Petroleum based lubrication is also easy to find. The most common name is petroleum jelly, you are probably familiar with the brand name, Vaseline. These can cause condoms and some sex toys to break down, and it's not recommended for close proximity to oral sex activity. The petroleum product itself is safe for use in the body, but it can be messy, and hard to clean up. It can also stain sheets, because it's so oily.

These are not recommended for use with condoms. Some latex and petroleum doesn't mix, better safe than sorry!

One characteristic of these lubes is that some feel like they become more slippery with use. Where a water based lube may "fade" as it absorbs, and a silicone lube will stay fairly constant - the petroleum based lubes can develop a lighter viscosity feeling as they warm up. This makes them good for anal lubes, as they offer extra viscosity when it's needed initially, and lighter, smoother lubrication once things get going.

Silicone lubrication products

Sex lubes with a silicone base are perhaps the highest quality, longest lasting and of course, most expensive option. They are wonderful lubes for staying power, as the lube doesn't absorb during intercourse like a water based lube, and the viscosity remains fairly consistent, unlike petroleum lubes.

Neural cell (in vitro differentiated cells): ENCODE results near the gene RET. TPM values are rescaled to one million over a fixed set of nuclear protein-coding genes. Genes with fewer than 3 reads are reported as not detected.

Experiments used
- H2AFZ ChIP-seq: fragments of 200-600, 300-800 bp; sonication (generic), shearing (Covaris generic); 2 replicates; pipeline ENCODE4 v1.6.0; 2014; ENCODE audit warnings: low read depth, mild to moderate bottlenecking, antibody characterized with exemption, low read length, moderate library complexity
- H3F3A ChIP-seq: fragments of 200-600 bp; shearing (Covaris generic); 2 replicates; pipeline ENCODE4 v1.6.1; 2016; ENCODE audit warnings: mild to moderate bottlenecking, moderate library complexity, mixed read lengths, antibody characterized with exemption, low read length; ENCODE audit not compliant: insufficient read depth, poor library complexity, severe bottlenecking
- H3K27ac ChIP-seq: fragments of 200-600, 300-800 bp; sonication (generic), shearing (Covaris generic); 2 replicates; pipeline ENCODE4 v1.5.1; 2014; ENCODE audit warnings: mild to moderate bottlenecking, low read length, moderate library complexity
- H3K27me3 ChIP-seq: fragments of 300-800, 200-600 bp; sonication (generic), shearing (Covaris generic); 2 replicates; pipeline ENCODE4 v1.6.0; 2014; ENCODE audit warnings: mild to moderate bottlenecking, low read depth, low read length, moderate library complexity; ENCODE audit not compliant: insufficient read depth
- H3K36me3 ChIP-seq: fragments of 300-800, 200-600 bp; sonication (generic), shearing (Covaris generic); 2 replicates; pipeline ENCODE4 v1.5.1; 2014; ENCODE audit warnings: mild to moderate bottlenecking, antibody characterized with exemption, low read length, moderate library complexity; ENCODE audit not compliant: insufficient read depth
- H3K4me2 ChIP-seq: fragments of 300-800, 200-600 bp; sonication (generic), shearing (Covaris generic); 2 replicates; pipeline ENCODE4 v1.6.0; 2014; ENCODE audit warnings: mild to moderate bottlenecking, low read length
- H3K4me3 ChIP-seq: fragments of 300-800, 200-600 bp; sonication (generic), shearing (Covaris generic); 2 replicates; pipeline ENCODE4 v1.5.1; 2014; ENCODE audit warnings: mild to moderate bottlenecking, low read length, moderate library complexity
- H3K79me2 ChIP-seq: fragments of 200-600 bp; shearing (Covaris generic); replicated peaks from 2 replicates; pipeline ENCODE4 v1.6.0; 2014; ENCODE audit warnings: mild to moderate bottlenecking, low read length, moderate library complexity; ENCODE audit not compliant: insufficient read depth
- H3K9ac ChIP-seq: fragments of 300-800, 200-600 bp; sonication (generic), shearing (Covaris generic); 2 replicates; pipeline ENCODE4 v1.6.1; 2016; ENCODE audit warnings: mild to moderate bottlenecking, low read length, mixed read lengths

The caveat is that you must be careful not to use a silicone based lubricant with your silicone sex toys. Using silicone on silicone products can cause your toys to break down and fall apart rapidly, and you don't want that!

A note on edible erotic oils and K-Y warming liquid

Most sex toy shops carry products that are advertised as "edible erotic massage oils". These should not be confused with true massage oils (which have no need for being erotic) and personal lubricant. While some of these edible oils do bring something worthwhile to the table as an erotic and exotic substance to play with in the bedroom, most are next to useless as a lube for penetration.

You also have no idea in most cases whether or not the massage oil is condom safe.

Some of these "oils" are based mostly on water and sugar, with a little bit of edible oil product and some artificial flavor added. These are mostly intended to be used on the genitals to enhance oral sex. Because these "edible erotic massage oils" rarely have much in the way of lubricating abilities, it's best to just use them for external stimulation and foreplay. They can become quite sticky due to the high sugar content, and can actually make things a bit uncomfortable in some cases.